- Unlike traditional finance exchanges which used large, complex data centers, digital asset exchanges use cloud computing offerings from Amazon and Microsoft
- Institutional investors no longer have a latency race, needing to build their servers as close as possible to markets’ data centers. All they need to do is run code on the same cloud provider as the exchange.
Market accessibility is a big theme for digital assets and it goes beyond allowing retail traders better access to yield. As explained on a recent webinar, crypto’s embrace of cloud computing instead of proprietary data centers makes it more accessible to investing firms of any size, not just the world’s biggest financial institutions.
In the era of the ‘Flash Boys’, Wall Street’s high frequency traders, trading firms looked for every advantage they could to get their data to the trading center’s servers faster than their competitors.
But in the world of cryptocurrency trading things have changed. Exchanges like Binance, Coinbase, or FTX which collectively push through tens of billions of dollars in volume every day aren’t hidden away on expensive servers running proprietary software in exclusive data centers. They, like many of the world’s other web-based applications such as Netflix or Facebook, run on cloud servers such as Amazon’s AWS or Microsoft’s Azure.
“If you look at how traditional trading infrastructure has been made, a bank or institution will co-locate in a data center of a physical exchange and they will buy expensive physical hardware,” explained Gabriel Bassas, vice president of Avelacom, a telecom company that primarily serves the finance industry. “Whereas with crypto exchanges, they are based in cloud environments. From a customer’s [virtual machine] to the cloud, there’s an undetermined variable. That’s something that institutions are unfamiliar with.”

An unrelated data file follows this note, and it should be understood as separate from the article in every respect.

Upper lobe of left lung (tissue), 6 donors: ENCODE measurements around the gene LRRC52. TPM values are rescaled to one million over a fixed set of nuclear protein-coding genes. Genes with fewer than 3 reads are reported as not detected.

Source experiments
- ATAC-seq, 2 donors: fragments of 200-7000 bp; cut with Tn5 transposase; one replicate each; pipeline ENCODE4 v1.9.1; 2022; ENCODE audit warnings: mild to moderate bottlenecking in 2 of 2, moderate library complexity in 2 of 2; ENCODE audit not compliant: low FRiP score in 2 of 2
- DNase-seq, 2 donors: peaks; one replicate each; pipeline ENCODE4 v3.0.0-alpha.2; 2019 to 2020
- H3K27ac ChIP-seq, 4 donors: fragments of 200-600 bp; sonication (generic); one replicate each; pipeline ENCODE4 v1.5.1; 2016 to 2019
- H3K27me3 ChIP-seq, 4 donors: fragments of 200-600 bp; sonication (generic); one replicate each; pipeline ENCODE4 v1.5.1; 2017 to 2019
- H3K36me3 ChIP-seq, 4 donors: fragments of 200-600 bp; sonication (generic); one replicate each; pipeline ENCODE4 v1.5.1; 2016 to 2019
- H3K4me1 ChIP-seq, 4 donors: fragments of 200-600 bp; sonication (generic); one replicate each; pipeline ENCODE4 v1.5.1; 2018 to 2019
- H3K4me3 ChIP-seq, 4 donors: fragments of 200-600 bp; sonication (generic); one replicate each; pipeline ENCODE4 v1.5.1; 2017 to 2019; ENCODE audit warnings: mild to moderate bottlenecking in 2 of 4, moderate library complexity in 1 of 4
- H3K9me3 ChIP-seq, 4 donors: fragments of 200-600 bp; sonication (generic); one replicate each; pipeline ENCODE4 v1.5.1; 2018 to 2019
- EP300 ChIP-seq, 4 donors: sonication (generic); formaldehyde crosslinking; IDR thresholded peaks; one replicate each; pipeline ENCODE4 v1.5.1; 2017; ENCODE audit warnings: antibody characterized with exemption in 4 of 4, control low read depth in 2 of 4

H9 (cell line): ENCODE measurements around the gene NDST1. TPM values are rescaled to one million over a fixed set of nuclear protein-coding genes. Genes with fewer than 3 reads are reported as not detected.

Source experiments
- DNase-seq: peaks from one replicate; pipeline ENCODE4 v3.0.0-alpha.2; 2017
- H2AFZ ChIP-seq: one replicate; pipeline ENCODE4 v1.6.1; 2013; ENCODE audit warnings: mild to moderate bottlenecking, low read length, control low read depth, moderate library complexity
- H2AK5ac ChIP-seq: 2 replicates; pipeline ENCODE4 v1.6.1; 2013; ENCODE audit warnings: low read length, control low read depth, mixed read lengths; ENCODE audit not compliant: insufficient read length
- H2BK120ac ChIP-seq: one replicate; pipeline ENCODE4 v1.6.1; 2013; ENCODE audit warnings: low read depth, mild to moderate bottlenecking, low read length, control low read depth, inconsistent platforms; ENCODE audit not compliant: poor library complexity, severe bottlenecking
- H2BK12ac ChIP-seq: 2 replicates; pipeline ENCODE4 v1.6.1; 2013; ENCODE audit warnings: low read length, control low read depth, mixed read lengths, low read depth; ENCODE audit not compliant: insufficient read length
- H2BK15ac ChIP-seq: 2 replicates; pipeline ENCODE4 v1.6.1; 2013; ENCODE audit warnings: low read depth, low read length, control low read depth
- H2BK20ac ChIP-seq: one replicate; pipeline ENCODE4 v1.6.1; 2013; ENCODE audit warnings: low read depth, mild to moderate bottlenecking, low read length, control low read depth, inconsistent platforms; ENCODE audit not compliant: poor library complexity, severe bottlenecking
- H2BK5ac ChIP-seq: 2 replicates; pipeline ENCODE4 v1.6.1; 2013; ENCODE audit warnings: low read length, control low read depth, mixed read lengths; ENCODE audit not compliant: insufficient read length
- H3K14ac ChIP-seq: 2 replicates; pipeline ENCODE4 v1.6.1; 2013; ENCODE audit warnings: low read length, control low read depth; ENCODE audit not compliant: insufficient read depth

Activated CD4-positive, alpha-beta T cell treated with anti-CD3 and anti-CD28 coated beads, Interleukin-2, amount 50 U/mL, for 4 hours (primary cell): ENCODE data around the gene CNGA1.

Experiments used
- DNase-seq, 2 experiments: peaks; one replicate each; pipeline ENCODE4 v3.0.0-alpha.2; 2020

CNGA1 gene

And that unfamiliarity brings an advantage to crypto native funds that didn’t exist years ago when traditional finance (tradfi) funds were building out their expensive physical infrastructure.
Bassas explained on the webinar that all crypto funds need to do is deploy their trading code on the same cloud provider as the exchange — no need to build expensive physical infrastructure at the same data center the exchange is hosted at.
“Before you know it, you’ve built out a smart auto order routing network at very low cost and very. So essentially you’ve got a cloud network and a proprietary network,” Bassas said.
As both the trading firm’s code and the exchange are based within the same cloud service provider’s infrastructure, the data doesn’t even hit the internet as it stays within the internal network of the cloud provider.
Reducing the barrier of entry
“There used to be a massive barrier of entry for traders in the form of trading infrastructure. You have to spend a lot of money, and invest a lot of time, and have a lot of specialties and in terms of building infrastructure,” Bassas said. “You can access and build trading infrastructure in a matter of three days at the max. The barrier to trading has been removed.”
Cloud providers like AWS or Microsoft’s Azure have different cloud servers around the world to serve customers that span geographic regions. In order to execute a geographic arbitrage strategy, all a trader needs to do is deploy the code on different geographic instances: one on a cloud server in Hong Kong, then in London, and again on the US East Coast. The cost to do so is marginal; all it takes is a few clicks on the cloud provider’s web portal.
As the webinar was sponsored by Avelacom, Bassas’ company, he was quick to point out the significant advantage trading firms can get when using cloud providers — of which Avelacom is optimized for — and his network. He claimed when paired the two can offer a latency advantage of up to 77 milliseconds.
In comparison, tradfi trading firms of yore would spend millions to get an advantage of even a millisecond.
Given the low barriers to entry of crypto and its embrace of cloud computing, the entire financial trading infrastructure industry is getting shaken up. Much like how cloud computing a decade ago disrupted the need for technology companies to have their own servers, something similar is happening in finance thanks to crypto.